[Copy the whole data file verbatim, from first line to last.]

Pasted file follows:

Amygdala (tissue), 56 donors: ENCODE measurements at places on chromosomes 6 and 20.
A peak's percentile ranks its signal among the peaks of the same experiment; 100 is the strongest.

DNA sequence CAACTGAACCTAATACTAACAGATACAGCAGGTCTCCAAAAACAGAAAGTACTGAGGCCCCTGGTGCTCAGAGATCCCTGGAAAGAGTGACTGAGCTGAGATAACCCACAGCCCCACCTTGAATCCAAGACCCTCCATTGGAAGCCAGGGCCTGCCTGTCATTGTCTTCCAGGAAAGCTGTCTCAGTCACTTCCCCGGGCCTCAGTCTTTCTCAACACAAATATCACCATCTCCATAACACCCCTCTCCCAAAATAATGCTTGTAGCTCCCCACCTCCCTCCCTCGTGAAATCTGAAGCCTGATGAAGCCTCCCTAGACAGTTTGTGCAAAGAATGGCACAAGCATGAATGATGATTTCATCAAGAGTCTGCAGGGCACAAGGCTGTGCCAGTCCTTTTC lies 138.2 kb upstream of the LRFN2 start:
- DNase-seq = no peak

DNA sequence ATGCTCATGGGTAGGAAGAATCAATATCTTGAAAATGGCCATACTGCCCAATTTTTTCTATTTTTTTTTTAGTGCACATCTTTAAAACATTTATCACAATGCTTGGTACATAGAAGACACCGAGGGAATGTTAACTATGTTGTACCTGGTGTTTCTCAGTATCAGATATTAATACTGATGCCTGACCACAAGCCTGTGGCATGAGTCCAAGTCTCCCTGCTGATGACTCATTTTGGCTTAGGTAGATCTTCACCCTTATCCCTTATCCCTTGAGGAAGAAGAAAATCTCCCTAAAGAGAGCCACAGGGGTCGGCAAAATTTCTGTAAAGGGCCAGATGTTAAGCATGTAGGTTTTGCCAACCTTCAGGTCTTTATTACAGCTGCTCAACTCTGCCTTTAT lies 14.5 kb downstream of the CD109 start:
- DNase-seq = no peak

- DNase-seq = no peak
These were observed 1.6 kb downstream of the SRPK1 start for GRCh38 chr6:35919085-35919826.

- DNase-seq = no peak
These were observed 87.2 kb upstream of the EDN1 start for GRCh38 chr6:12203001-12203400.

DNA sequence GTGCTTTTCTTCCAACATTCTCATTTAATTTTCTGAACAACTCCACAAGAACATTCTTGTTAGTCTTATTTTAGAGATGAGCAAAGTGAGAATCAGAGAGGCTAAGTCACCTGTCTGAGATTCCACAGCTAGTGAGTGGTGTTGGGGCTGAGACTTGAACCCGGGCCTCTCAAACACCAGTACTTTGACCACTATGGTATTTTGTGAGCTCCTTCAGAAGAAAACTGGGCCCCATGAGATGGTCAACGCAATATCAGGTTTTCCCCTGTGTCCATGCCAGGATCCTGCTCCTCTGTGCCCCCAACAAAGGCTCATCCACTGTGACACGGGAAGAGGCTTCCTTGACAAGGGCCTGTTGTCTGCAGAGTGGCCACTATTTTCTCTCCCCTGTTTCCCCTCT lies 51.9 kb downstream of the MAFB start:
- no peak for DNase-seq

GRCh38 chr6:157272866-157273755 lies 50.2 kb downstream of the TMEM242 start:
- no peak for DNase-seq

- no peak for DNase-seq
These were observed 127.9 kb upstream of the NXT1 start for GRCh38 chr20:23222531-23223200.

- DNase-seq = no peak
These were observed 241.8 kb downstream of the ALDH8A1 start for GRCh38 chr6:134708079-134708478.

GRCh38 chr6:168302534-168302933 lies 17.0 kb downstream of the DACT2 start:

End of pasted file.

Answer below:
Amygdala (tissue), 56 donors: ENCODE measurements at places on chromosomes 6 and 20.
A peak's percentile ranks its signal among the peaks of the same experiment; 100 is the strongest.

DNA sequence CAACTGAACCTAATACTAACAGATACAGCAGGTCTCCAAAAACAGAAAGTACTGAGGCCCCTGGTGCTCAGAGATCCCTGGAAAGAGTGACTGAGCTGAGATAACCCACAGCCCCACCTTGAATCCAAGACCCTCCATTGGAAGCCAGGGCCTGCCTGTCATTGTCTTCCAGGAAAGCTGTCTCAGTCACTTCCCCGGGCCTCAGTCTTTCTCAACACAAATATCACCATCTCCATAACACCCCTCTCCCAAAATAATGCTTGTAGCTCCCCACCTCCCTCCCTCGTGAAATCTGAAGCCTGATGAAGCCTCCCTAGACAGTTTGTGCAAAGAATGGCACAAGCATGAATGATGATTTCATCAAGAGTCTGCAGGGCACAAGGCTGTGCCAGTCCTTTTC lies 138.2 kb upstream of the LRFN2 start:
- DNase-seq = no peak

DNA sequence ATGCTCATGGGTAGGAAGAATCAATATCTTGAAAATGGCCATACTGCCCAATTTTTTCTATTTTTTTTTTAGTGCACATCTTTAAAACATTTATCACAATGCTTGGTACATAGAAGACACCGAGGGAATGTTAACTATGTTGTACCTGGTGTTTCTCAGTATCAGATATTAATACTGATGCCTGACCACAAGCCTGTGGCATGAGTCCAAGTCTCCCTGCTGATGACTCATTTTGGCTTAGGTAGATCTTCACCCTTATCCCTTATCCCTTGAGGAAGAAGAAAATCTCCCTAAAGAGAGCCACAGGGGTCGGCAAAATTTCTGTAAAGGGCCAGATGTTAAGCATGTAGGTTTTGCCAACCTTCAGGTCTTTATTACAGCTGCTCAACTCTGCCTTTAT lies 14.5 kb downstream of the CD109 start:
- DNase-seq = no peak

- DNase-seq = no peak
These were observed 1.6 kb downstream of the SRPK1 start for GRCh38 chr6:35919085-35919826.

- DNase-seq = no peak
These were observed 87.2 kb upstream of the EDN1 start for GRCh38 chr6:12203001-12203400.

DNA sequence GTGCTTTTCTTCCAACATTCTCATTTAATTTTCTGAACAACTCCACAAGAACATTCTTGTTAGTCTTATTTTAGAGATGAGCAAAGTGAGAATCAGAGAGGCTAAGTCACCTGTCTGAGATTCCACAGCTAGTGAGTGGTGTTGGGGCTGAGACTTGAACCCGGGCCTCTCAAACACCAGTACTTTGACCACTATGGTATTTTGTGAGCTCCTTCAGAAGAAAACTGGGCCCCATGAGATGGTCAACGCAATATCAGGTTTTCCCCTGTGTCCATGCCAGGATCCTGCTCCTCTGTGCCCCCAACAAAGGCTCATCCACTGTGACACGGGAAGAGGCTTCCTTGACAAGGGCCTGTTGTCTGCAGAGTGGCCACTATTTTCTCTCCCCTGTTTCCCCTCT lies 51.9 kb downstream of the MAFB start:
- no peak for DNase-seq

GRCh38 chr6:157272866-157273755 lies 50.2 kb downstream of the TMEM242 start:
- no peak for DNase-seq

- no peak for DNase-seq
These were observed 127.9 kb upstream of the NXT1 start for GRCh38 chr20:23222531-23223200.

- DNase-seq = no peak
These were observed 241.8 kb downstream of the ALDH8A1 start for GRCh38 chr6:134708079-134708478.

GRCh38 chr6:168302534-168302933 lies 17.0 kb downstream of the DACT2 start: